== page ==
Your average fake Christian knows better than to exhibit that sort of behavior. Not publicly, anyway. They hide it. Most live dual lives: There’s their church friends, who only ever see the pious façade; then there’s their real friends, who know how they really are. When caught by their church friends, they know how to explain away every last one of these behaviors in Christianese. All sorts of misbehavior are renamed “freedom in Christ.” Promiscuity and unethical sexual behavior are blamed on the spouse who won’t “humbly submit” to such things in their bedroom. Idolatry and addiction become “hobbies.” Hatred, rabble-rousing, anger, zeal, and partisanship are the result of “concerned groups” who are often more interested in whether people are politically correct than spiritually. Separatism and heresy are either “concern for doctrinal purity,” or “concern for proper biblical headship.” Envy is “the pursuit of God’s promises” which others seem to be getting while you aren’t. Hatred and hostility and rage are justified because you hate sin—you’re “hating the sin, loving the sinner,” although 99 percent of your effort is put into the hating.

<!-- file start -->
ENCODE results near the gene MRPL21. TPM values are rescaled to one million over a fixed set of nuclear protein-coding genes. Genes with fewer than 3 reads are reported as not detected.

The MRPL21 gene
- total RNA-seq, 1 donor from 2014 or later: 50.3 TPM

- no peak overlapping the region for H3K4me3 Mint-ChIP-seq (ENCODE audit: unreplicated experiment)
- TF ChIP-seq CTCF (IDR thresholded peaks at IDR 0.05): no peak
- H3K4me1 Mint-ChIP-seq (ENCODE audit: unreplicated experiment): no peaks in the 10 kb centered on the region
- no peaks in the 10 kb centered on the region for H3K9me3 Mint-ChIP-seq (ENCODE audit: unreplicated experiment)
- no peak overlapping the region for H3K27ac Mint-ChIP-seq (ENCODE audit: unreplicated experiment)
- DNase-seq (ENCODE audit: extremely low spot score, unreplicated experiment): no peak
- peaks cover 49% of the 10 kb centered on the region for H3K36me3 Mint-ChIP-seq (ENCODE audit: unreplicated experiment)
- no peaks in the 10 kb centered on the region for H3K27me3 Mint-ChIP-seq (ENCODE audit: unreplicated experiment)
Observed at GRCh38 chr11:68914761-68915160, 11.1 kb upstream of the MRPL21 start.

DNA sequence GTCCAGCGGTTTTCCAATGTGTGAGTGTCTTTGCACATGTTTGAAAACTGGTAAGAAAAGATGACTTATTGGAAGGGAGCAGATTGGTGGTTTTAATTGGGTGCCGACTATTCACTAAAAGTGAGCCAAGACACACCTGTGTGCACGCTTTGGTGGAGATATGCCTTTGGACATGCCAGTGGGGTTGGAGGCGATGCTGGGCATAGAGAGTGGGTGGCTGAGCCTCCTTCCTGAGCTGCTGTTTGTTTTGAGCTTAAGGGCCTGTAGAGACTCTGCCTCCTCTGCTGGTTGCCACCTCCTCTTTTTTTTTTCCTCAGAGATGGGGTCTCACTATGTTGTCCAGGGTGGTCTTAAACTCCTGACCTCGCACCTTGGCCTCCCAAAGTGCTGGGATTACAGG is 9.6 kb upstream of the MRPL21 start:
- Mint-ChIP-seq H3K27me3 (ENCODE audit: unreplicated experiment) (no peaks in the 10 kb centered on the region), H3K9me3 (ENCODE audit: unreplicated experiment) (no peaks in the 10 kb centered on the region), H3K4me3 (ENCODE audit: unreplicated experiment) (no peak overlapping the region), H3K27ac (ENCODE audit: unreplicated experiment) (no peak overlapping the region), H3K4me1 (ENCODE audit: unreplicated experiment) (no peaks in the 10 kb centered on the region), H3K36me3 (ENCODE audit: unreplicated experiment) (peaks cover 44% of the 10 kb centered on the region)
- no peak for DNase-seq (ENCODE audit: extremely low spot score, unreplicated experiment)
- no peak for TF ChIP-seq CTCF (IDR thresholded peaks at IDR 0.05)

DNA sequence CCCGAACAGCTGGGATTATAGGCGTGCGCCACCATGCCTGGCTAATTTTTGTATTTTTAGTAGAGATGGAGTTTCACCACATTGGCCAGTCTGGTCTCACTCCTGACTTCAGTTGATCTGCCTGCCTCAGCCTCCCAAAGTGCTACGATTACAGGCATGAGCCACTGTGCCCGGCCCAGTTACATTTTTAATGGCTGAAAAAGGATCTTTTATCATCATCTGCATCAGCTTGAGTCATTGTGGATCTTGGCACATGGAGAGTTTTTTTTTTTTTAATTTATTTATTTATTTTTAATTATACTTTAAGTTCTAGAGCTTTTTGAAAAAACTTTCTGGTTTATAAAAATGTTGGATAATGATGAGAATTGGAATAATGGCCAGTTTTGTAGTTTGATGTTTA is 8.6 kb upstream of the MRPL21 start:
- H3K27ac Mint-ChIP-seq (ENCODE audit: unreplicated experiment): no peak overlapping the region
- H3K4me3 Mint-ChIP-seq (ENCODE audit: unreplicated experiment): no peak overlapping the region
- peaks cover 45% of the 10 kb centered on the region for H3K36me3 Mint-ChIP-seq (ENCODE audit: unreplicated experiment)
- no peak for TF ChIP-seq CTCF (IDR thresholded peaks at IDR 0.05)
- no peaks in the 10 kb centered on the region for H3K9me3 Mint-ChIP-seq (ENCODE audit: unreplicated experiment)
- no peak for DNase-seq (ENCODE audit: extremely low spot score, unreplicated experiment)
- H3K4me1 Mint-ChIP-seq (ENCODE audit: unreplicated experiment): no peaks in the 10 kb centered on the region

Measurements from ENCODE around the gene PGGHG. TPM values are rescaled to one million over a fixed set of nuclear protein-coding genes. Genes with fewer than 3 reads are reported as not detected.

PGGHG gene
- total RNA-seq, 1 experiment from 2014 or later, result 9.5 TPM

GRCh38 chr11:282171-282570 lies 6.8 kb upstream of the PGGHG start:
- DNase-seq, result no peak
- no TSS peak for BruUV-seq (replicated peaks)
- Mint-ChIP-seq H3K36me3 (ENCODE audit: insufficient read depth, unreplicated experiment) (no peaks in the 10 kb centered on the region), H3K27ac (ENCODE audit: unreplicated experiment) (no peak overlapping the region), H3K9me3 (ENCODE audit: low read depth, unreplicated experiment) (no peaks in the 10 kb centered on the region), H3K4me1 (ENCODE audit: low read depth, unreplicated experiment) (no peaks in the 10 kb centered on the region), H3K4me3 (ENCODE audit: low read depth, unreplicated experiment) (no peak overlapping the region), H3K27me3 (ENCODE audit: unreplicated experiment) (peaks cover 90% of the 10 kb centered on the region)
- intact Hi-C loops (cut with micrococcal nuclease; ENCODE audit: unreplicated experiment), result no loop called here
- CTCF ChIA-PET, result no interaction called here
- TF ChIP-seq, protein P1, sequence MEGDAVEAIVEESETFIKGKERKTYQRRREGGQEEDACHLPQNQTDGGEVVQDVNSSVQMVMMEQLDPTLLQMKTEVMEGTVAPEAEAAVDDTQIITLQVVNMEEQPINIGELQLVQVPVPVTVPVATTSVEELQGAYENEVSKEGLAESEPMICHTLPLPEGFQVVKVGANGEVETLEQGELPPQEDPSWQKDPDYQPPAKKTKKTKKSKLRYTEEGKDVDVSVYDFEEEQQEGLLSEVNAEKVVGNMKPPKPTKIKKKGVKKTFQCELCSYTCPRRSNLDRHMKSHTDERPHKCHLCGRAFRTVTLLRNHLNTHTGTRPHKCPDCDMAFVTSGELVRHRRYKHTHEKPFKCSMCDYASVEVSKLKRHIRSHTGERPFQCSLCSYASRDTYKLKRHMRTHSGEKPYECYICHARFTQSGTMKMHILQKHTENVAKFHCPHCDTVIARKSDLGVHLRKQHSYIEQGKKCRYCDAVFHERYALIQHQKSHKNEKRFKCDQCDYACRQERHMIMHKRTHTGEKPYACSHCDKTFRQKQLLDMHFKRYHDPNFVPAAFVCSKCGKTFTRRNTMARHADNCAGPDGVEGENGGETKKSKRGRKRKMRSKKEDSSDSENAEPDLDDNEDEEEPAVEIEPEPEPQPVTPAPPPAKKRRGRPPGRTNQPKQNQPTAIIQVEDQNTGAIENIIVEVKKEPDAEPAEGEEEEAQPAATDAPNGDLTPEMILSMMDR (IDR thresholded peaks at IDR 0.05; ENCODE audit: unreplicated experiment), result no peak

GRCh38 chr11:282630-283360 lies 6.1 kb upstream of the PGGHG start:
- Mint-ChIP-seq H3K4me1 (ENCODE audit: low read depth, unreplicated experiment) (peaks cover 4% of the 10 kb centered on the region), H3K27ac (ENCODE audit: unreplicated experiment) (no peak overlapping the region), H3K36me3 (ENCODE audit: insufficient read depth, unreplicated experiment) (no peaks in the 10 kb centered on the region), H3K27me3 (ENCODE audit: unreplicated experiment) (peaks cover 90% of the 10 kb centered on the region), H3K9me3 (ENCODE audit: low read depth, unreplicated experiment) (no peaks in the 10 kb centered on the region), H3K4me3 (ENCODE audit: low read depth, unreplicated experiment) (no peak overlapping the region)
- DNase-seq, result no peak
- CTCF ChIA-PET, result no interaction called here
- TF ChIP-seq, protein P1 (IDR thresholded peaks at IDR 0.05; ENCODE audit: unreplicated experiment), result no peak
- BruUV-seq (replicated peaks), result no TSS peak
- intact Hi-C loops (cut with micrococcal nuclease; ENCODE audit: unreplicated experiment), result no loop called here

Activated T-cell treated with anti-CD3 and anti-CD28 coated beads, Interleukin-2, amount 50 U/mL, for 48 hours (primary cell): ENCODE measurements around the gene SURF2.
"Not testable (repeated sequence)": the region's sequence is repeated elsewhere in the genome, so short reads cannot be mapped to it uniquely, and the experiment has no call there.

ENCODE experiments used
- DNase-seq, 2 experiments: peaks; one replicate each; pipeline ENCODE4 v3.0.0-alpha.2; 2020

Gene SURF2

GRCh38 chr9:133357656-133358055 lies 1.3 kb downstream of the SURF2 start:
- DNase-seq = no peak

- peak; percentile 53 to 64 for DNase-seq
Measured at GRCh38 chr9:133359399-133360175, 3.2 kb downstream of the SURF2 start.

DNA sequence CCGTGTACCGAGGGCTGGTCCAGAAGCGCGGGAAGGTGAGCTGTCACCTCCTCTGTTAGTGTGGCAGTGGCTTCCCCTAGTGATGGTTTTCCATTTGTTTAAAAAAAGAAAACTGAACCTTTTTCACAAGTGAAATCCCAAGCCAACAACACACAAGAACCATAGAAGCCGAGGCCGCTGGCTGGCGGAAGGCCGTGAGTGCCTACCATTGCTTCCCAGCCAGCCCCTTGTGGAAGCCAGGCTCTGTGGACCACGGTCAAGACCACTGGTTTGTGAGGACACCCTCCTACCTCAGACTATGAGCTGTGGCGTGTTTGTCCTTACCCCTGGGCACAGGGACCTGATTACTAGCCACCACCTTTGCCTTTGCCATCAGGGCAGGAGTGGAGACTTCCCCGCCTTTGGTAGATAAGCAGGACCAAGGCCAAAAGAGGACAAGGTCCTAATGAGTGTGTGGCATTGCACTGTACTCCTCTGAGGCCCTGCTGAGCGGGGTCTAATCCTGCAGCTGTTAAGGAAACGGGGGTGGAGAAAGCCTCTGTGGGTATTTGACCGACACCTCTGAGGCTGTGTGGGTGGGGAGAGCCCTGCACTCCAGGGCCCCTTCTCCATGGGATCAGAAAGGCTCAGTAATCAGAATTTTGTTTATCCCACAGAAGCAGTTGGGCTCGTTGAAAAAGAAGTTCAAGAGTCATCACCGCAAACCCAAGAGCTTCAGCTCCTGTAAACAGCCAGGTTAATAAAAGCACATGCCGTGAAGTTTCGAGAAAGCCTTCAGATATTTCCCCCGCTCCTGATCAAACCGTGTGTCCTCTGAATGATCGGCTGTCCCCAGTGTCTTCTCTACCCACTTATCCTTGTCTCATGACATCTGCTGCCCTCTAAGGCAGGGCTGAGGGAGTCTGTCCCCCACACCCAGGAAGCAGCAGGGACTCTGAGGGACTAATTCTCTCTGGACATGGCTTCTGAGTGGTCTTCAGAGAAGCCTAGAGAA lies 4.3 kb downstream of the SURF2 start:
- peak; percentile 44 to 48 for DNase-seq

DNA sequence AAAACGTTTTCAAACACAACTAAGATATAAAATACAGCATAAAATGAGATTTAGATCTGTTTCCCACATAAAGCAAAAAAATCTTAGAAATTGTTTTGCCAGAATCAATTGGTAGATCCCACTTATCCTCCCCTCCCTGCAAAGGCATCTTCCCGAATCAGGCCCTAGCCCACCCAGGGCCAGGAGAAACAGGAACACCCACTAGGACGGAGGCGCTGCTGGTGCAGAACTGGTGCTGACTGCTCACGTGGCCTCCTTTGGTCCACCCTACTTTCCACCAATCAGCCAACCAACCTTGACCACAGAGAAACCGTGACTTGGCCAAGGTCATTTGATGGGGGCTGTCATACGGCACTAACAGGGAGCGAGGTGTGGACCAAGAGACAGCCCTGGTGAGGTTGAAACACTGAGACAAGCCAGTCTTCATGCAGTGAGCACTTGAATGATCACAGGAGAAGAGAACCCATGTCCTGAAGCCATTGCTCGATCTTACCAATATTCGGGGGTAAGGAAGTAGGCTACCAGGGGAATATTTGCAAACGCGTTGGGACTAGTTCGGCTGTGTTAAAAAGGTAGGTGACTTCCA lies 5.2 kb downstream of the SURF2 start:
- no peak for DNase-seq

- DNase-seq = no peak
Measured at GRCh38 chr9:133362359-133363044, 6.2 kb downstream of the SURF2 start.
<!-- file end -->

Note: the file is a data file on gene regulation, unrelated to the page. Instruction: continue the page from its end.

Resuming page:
Fake Christians are experts at hiding works of the flesh. They get away with it for a good long time because they don’t share their lives with their church friends. The few church friends who know about them will either forgive them, or accept their explanations, and blow it off—they’ll never take them to task for living a lifestyle that’s the antithesis of the Spirit’s fruit, and they’ll unwittingly permit the fraud to continue.

What a lack of fruit looks like.

The absence of love creates people who don’t look at their fellow human beings as creatures to love, but as resources to tap. They care about their friends—and might be very loyal to their friends—but could give a crap about strangers. They don’t care at all about their neighbors. Depending on their politics, either the poor are nothing but a societal burden, or the rich are nothing but societal parasites. Either way, other people are inconvenient—until they need something from them.